The Broncos pass rush won't be the same without Dumervil, however, it will still be present. Robert Ayers applied some pressure last night, and Mario Haggan, as expected, was the team's leader.
The diversity of youth mixed with experience in the Broncos linebacking corps this season will lead to energy, aggressiveness, and big plays.
Secondary - Entering 2010, the Broncos have a secondary that has been called the Broncos deepest defensive backfield ever. From veteran starting cornerbacks Champ Bailey and Andre' Goodman, to promising corner Perrish Cox, the Broncos conerbacks comprise one of the deepest groups in the teams history. Behind Champ and Andre', Cox is joined by free agent signee Nate Jones, who started the past two seasons in Miami. The depth continues, at saftey the Broncos have Brian Dawkins as the Free Saftey, and Renaldo Hill as the Full Saftey. Behind them, solphmore safties Darcel McBath and David Bruton await their time to shine. I've been very impressed with McBath, after a solid rookie season Darcel has continued to improve in training camp. In Denver's Nickle package, Brian Dawkins has been playing in a linebacker-like role and McBath has been the Free saftey.
The Broncos secondary is probably the one area the team has no issues to address. Countless-time Pro Bowler Champ Bailey had a great Training Camp, and continues to be one of the best in the league. Across from Bailey, Goodman has quietly emerged as one of the best #2 cornerbacks, with big play potential. Backing up the Champ is Cox, who has impresed even Bailey, "If me or Goodman go down with an injury, he [Cox] could see some playing time - if not before," Baily said of Perrish Cox. The last line of defense--the safties--are two underrated players with ball hawking skills. Renaldo Hill displayed his versitilaty last season, recording two sacks complimented by his two interceptions. Continuing the Broncos long history of hard hitting safties, Brian Dawkins has made his mark with the Broncos. Last season Dawkins terrorized offenses, and has shown no sign of slowing down.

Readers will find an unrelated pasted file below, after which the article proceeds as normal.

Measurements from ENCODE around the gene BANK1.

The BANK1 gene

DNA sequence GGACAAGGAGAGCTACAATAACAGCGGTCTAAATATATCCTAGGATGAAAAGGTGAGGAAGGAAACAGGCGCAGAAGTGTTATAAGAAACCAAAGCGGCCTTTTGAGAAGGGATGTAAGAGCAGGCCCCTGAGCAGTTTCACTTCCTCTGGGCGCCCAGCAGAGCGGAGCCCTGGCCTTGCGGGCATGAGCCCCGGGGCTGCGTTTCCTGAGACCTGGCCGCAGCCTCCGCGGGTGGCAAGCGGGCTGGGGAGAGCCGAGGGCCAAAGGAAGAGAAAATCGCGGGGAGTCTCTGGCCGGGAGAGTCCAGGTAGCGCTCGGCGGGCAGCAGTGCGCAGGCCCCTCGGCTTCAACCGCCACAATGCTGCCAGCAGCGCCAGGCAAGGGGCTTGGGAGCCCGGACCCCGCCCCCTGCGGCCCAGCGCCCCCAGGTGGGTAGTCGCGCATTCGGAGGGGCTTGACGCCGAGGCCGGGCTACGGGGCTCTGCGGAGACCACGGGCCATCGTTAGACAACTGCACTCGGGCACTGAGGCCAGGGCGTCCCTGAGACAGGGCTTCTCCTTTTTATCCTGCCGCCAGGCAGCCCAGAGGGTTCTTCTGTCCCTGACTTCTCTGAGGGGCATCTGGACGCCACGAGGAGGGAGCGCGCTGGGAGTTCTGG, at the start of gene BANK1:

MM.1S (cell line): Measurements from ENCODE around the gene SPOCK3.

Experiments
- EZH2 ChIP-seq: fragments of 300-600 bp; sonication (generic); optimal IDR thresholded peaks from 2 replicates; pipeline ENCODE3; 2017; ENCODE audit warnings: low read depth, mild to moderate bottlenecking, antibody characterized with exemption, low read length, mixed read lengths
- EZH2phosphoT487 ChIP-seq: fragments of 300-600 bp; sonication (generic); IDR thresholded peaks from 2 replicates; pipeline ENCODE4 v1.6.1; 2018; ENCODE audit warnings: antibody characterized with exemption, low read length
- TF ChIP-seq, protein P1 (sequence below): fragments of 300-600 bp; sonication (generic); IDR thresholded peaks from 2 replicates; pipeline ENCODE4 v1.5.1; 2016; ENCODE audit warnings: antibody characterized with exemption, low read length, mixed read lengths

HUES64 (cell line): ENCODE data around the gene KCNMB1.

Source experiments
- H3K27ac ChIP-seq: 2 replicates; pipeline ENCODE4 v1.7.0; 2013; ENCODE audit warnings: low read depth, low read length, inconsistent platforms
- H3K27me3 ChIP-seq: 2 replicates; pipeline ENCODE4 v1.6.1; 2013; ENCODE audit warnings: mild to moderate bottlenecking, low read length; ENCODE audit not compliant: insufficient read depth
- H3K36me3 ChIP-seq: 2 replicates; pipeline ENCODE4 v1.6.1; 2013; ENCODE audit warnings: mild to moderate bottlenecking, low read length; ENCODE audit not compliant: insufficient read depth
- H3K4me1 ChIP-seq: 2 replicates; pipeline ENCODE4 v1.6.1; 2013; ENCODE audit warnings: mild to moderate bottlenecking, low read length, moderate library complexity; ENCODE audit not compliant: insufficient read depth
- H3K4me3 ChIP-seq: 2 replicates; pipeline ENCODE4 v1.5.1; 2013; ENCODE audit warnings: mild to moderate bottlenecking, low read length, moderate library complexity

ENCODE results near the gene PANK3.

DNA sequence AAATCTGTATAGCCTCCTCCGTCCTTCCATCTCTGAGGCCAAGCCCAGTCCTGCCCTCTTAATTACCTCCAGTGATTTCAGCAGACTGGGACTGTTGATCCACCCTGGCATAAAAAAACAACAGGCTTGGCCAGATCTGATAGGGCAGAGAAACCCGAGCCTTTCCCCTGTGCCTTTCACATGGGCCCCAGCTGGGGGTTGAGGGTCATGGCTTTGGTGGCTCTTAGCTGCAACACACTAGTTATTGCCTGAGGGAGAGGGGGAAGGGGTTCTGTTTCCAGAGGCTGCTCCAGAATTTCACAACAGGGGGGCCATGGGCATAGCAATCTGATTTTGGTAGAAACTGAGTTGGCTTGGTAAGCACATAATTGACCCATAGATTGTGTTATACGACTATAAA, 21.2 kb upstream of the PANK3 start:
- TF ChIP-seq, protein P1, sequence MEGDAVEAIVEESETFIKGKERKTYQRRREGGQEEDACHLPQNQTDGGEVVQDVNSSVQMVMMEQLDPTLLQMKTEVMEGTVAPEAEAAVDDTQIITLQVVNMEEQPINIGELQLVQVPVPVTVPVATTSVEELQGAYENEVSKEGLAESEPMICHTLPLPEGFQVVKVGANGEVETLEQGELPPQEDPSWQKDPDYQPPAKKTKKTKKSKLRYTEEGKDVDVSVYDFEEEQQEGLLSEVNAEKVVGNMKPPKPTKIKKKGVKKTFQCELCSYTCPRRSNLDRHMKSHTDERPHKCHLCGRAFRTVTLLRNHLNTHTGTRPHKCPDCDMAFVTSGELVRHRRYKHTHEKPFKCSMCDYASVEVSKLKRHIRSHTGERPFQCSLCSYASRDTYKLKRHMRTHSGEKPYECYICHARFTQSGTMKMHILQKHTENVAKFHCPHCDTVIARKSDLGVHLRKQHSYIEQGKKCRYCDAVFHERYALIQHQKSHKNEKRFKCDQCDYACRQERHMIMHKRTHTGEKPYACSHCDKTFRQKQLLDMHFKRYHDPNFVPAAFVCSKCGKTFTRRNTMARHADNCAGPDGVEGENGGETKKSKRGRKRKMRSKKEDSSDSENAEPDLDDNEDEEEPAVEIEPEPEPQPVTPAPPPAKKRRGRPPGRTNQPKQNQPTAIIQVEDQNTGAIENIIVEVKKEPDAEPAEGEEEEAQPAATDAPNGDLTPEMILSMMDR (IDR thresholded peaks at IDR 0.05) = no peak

This season the Broncos secondary will be one of the key factors to Denver's success on defense. As long as Champ plays like he did against the Bengals, and Brian Dawkins can stay healthy, the secondary looks to be in good shape.
Special Teams - Last season Matt Prater and Eddie Royal were the key players on special teams. On kickoffs, Prater led the NFL in touchbacks, while going 30-35 on field goal attempts. Like Prater, Royal was absolutely phenomenal. His average punt return distance was 11.2 yards, and his average kickoff return distance was 23.9 yards. This year Eddie won't be seeing as much time on special teams, as he'll be focusing more on receiver. In his place, rookie Perrish Cox will be playing sooner rather than later. In training camp, Cox showed great speed and vision, two attributions a returner must have. With a combination of Cox and Royal, it wouldn't be surprising to see the Broncos run back a few kicks for scores this fall.
The Broncos kick coverage wasn't as good as its kick return team, but the Broncos have addressed that signing and drafting a few special teamers, Joe Mays, Nate Jones and Baraka Atkins among them. Special teams is a big part of the game that goes unnoticed, and this season the Broncos will have to improve their 'teams if they want to contend for the AFC West.
Conclusion, predictions - The Broncos enter the season boosted with more offensive weapons, and equipped with more depth and bulk on defense. In the wake of injuries, a few unknown players will be called upon to perform, and I believe they are up to the challange. Injuries were a factor last night, and may be this season. The Broncos defense looks like the biggest concern at the moment, but I'm confident they'll look much better when Dawkins returns. Things could get ugly mid-season with a brutal four game stretch against the Colts, Titans, Ravens, and then Jets, but the Broncos finish the season with a relatively easy schedule. I think it's realistic to anticipate 9-to-10 wins from the Broncos this season, with less being a bit of a disappointment and more being a pleasant surprise. The season is upon us!